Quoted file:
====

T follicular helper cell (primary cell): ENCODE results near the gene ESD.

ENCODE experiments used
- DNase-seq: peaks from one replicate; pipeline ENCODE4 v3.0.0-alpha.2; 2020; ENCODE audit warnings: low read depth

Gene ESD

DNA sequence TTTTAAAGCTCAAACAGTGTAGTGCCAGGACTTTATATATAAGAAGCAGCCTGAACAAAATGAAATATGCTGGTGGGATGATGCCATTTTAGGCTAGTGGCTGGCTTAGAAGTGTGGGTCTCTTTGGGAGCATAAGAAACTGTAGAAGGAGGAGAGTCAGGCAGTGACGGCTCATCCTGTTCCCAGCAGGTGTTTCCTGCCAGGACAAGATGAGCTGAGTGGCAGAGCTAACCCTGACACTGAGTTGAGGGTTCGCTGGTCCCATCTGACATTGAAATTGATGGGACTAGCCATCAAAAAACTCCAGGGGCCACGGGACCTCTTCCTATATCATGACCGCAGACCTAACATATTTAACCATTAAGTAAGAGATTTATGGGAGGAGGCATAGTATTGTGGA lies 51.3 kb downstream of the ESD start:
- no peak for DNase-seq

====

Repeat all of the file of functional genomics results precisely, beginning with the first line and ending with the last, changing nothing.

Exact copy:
T follicular helper cell (primary cell): ENCODE results near the gene ESD.

ENCODE experiments used
- DNase-seq: peaks from one replicate; pipeline ENCODE4 v3.0.0-alpha.2; 2020; ENCODE audit warnings: low read depth

Gene ESD

DNA sequence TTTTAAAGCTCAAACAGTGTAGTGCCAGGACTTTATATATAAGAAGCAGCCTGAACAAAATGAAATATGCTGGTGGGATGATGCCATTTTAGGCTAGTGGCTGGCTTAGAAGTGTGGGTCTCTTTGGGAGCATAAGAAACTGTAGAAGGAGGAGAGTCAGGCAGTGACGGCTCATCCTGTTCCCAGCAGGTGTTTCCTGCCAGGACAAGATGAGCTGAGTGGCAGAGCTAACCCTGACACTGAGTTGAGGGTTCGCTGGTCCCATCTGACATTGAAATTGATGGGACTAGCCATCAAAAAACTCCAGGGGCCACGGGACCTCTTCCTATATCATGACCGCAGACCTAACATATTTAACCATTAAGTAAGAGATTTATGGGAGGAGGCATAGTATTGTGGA lies 51.3 kb downstream of the ESD start:
- no peak for DNase-seq